I often choose to work outdoors, relishing the fresh air in my lungs and the feeling of space around me. Obviously, I don’t mean that I have become a landscape gardener or a tree surgeon – letting me loose with a chainsaw or strimmer would be a mistake for all concerned – but instead of sitting indoors at a desk, I pop my laptop, coloured pens and notebook into my bike basket and head off for the local park (I usually pack a raincoat, gloves and a scarf too, just in case) The sense of freedom is fabulous!
I’m at a point in my work where there are lots of things to ponder: projects to review, new ideas to develop; goals to set. As I sit on a wooden park bench with my notebook on my lap and my flask of hot, strong coffee steaming by my side, I am wowed and inspired by all the things going on around me in the natural world. I’m struck by the things I can learn from and relate to my work; the connections are thought-provoking and wide-ranging.
I know I’m starting to sound like an aging hippy (no sniggering at the back), but it seems that the liberating feeling of working outside the confines of an office can do that to you. And I know my work is all the better for it.
So what do I think we communicators can learn from the great outdoors?
1. Visual communication is simple and effective
In the spring I watch the plumage on the male ducks at my local lake turn from dull and drab to vivid shades of green and purple, almost over night. The message they are communicating is clear – ‘I am looking for a mate, I am beautiful and the best choice for you’. It’s the same with the flowers and the blossom; their colours are all about getting noticed by their audience, the bees. Keeping things simple and visual is proving very effective.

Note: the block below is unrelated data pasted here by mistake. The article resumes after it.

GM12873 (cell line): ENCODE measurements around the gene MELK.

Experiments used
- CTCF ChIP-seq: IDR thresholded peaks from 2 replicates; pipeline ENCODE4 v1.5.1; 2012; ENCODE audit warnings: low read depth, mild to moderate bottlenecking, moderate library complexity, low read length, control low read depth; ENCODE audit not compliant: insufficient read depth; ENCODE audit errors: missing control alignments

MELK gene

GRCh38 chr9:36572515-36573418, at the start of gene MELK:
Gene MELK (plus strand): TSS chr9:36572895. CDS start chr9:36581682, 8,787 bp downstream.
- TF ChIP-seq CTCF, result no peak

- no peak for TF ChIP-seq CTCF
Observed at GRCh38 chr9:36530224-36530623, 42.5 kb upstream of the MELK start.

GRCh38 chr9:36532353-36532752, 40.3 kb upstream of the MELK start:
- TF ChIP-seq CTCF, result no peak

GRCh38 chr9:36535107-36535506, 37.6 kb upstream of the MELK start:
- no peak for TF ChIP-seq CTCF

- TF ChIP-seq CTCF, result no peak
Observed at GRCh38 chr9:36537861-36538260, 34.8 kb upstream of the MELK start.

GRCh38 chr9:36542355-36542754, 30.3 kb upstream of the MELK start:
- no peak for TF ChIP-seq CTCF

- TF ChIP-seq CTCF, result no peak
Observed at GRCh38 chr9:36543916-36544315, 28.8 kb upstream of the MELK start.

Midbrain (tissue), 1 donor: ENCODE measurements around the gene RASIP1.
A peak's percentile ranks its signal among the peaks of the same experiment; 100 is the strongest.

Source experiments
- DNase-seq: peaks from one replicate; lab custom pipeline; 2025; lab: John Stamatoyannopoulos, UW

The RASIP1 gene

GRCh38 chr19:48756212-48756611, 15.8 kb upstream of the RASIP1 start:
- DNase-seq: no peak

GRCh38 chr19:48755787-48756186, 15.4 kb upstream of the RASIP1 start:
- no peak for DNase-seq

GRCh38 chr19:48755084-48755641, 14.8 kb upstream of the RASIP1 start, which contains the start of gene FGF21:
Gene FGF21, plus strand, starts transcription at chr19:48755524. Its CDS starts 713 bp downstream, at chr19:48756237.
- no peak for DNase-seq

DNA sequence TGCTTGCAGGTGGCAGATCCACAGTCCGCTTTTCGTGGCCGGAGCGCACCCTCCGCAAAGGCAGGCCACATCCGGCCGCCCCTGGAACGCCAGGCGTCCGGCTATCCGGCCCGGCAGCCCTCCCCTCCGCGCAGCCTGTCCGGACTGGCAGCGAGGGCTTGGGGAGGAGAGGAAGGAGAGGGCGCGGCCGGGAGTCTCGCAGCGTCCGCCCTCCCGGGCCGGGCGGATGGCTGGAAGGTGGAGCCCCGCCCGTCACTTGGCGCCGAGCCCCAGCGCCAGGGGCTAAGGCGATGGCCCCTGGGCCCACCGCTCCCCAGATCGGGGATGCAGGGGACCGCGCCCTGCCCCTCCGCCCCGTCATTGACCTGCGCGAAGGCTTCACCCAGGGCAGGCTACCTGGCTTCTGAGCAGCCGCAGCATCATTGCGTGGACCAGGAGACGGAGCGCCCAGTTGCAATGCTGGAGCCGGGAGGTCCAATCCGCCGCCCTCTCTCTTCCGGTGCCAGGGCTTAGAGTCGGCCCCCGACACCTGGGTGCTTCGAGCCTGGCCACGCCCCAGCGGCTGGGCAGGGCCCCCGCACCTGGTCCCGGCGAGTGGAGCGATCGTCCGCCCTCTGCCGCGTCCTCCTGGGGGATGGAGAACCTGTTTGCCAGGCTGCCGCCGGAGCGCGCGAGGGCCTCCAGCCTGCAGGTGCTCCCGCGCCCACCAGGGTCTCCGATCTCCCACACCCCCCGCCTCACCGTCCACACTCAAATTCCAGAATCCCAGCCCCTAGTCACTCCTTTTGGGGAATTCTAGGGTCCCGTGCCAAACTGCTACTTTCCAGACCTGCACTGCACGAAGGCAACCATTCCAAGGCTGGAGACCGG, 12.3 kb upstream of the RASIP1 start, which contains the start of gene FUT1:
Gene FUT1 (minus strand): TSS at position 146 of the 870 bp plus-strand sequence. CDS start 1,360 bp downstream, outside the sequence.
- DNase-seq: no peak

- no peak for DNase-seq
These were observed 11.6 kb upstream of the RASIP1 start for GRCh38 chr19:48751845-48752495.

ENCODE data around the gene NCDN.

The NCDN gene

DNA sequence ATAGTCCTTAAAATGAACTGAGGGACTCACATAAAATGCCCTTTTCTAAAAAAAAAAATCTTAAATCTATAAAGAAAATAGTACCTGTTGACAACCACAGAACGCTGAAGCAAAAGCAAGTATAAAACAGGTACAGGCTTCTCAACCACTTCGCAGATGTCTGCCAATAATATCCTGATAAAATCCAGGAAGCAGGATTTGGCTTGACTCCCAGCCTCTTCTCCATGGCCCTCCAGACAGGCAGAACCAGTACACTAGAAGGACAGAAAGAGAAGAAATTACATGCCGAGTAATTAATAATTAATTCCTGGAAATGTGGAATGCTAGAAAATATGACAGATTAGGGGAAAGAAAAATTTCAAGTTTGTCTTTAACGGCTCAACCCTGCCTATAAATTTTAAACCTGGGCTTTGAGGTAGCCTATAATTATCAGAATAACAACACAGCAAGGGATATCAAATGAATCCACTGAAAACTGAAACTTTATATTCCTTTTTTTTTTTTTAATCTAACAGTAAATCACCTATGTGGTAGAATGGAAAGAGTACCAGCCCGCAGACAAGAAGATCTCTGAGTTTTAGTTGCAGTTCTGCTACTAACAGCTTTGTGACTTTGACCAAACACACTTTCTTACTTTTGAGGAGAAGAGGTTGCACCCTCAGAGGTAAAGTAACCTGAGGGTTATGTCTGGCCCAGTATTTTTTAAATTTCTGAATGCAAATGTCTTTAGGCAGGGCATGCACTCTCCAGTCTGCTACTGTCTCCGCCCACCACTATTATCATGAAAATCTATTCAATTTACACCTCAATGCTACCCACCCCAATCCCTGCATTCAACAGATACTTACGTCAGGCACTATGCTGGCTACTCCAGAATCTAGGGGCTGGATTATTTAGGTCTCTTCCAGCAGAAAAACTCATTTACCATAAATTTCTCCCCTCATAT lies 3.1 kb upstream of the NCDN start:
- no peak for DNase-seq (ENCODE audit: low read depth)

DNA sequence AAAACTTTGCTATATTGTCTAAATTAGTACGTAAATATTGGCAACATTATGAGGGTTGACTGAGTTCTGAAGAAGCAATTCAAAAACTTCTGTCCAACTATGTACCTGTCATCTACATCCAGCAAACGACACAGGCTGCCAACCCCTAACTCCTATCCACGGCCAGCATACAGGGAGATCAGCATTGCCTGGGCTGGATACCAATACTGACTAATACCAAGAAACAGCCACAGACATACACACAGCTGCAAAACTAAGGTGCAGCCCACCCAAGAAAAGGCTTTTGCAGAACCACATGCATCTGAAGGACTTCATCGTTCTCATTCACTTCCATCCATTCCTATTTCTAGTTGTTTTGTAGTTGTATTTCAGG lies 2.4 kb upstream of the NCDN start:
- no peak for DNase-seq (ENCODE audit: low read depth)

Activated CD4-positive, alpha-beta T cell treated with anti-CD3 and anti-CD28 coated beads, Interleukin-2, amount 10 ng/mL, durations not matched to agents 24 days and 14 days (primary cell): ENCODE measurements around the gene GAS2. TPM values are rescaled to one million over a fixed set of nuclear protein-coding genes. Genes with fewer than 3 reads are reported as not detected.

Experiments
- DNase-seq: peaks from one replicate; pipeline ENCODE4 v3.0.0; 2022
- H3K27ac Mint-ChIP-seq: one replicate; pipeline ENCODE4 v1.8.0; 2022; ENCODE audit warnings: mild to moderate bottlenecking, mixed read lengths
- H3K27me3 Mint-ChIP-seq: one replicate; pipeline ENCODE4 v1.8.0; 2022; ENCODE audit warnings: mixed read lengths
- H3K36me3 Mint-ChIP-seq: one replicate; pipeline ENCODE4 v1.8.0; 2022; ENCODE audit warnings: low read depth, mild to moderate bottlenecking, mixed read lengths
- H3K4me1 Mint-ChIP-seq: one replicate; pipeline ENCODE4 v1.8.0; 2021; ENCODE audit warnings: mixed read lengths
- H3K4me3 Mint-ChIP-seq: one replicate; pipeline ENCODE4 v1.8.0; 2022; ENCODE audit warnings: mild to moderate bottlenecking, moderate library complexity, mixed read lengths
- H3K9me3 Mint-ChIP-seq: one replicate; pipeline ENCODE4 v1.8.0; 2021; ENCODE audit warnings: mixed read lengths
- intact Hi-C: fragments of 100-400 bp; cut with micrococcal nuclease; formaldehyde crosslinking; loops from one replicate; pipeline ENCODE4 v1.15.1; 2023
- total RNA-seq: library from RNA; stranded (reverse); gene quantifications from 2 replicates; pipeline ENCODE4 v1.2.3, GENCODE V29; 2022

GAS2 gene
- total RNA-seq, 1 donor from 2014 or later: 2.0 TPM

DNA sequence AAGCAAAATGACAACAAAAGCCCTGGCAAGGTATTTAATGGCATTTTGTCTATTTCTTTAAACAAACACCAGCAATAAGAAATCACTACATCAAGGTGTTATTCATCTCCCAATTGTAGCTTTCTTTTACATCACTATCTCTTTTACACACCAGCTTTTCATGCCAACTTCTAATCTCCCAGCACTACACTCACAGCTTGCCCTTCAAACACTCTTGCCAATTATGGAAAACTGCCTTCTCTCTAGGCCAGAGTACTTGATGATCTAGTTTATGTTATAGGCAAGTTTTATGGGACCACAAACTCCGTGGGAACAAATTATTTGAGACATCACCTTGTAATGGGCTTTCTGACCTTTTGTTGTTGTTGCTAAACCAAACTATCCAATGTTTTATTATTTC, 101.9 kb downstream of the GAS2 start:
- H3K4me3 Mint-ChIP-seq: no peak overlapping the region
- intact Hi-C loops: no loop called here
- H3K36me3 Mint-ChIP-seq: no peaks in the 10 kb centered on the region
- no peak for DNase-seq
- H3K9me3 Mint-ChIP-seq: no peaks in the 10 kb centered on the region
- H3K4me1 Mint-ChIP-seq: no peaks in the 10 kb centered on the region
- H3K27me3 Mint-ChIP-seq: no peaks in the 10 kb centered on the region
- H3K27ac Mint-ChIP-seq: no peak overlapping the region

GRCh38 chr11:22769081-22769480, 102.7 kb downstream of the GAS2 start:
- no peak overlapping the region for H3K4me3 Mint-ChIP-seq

How can you introduce more visual elements to your communications?
2. To stay in touch with your group, you have to keep the communication going
As I sit on my bench, I am surrounded by bird song. I’m not an ornithologist, so I don’t know what all the different bird calls mean or what they are actually telling each other. But I do know that they are keeping in touch, keeping those lines of communication going and using every opportunity to communicate.
How can you keep the lines of communication open with your audience?
3. If you don’t stick to the timetable, you confuse people.
How many conversations have you had in the last week about how warm the weather is? As I sit outside in the fresh air, I marvel that I’m still able to sit out here in November without thermal long-johns and remain unaffected by frost bite. The weather timetable says that we should be experiencing autumnal weather now and, whilst enjoyable, it’s also confusing and disconcerting. And those male ducks appear to be developing bright coloured feathers again – definitely not the way it’s supposed to be.
What’s your timetable for communication and how will you stick to it?
If you need help applying these tips to communication at your organisation, feel free to get in touch with me to discuss how I can support you.
Until next time